Review: Antigone

A refreshing take on a much loved tragedy


It’s the time of the year when we start to wind down for the Christmas break, forgetting the half-baked essays, missed deadlines and frantic all-nighters of the hectic term. Following my final supervision, I felt free and light for the first time in weeks. I really don’t know what propelled me to watch the tragedy of 'Antigone'. Perhaps I felt guilty for the lack of books I’ve read this term? Perhaps a part of me secretly enjoys the pain of Cambridge and needed it fulfilled elsewhere? Perhaps the transition from work to play was just too sharp? Whichever it is, I'm so glad I did.

Under Ben Galvin's direction, the performance uses Jean Anouilh’s 1944 script, a reimagining of Sophocles’ famous tragedy. Largely faithful to the original plot, the play explores modern concerns through the disagreements, debates and eventual destruction of a royal family from ancient Thebes. Following a failed rebellion attempt, the newly instated ruler, Creon, grapples with power, eager to assert his authority on the scarred city. He forbids the rebel, Polyneices, from proper burial rites, yet offers them to his equally traitorous brother, Eteocles. Horrified by the injustice, his tenacious sister, Antigone, defies Creon’s orders and buries him without his approval. The play charts the turmoil that ensues and the struggle between preserving power and family.

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Photo Credit: Juliet Martin

Paul Storrs' portrayal of Creon was brilliant; beneath the terrifying tyrannical façade, we see glimmers of a concerned uncle, desperate to keep his family intact and reluctant to punish Antigone. He goes from controlled and composed to furious and unpredictable within a moment, creating a compelling and – at times – frightening performance.

Aine McNamara's emotional range as Antigone is equally impressive. She starts the play resolute and confident, sure of her decision to defy Creon’s order. As the play progresses, she explores many layers of grief and its suppression. McNamara's Antigone is mostly defiant, often angry and occasionally manic, yet always sympathetic.

There is a particularly intense scene around the middle of the play where Creon confronts Antigone face to face. The emotions both actors reach in this scene are extraordinary and vital to a production like this, where the plot is well known and most of the action is reported, not performed. The acting alone engages the audience and these two actors do a tremendous job of keeping us on the edge of our seat.

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Photo Credit: Juliet Martin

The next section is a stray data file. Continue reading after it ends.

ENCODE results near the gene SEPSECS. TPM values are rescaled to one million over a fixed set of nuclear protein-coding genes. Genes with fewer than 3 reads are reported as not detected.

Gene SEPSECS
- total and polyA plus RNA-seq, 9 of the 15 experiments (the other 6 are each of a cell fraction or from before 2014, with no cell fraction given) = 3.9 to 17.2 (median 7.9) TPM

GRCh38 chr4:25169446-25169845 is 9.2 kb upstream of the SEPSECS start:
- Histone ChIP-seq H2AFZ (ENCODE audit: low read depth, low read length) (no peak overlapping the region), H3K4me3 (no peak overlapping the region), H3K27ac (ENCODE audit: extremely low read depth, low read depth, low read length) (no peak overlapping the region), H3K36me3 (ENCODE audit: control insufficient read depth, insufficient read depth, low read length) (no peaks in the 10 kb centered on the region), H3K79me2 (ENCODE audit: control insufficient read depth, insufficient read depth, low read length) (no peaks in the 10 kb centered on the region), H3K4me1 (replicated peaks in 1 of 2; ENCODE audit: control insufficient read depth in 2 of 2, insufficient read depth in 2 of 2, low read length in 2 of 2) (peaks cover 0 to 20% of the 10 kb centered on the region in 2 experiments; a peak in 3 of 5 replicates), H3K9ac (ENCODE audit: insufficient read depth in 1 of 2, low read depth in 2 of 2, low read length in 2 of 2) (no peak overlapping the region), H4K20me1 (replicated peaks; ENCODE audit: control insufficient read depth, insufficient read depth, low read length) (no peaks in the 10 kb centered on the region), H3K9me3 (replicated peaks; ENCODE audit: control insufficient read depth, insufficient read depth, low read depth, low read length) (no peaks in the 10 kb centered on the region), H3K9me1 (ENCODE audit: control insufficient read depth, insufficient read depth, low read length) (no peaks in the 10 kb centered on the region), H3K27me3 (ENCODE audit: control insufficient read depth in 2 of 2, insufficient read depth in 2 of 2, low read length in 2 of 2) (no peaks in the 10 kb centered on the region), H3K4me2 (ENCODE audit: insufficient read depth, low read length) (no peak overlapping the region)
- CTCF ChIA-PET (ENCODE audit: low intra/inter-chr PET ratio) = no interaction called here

An unexpected highlight of the performance was the soldier, Jonas, portrayed beautifully by Rosy Sida. In the modernised script, his role is drawn out more than in the original Sophocles and we are offered a multi-layered character struggling to understand his own authority. Sida brings out the comedic elements of Jonas, providing much needed relief from the heavy tragedy. In the presence of Creon, he cowers with fear, stumbling his words, yet when he is on duty with his comrades, he assumes an authority of his own, adopting a commanding laddish persona.

Sida also has a touching moment with Antigone, where she asks him to write a letter on her behalf for her fiancé, Haemon. He crafts the soldier in a way that feels raw and human. He is arguably the most distinctive character in the show: humorous, oddly caring and pleasure to watch.

The set design is minimalistic: nothing more than two boxes, a bowl, a chair and ivy that hangs from the ceiling. This production strips back the extravagance that one could expect in an ancient Theban palace. The focus really is on the characters and their individual struggles which presents the play as a family drama. We are reminded that it is as much about uncles, brothers and nieces as it is about kings, power and rebellion.

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Photo Credit: Juliet Martin

Unfortunately, the ending failed to do justice to what was otherwise a great performance. The messenger’s speech and Creon’s final lament felt flat and emotionless. All the sorrow and anger, which kept the production lively, faded away and the ending felt anticlimactic. When Creon admitted his mistakes, I expected a more passionate reaction. I wish we could have seen his regret drawn out properly on stage.

Nevertheless, the play is a fresh take on a classic tale. If you’re looking for something different to do alongside the Christmas cheer of Week Eight, I recommend this production. While the ending lets it down, it is still a moving exploration of grief and power, and showcases some truly tremendous acting. It is running at the ADC until Saturday – get your tickets here.

3.5 stars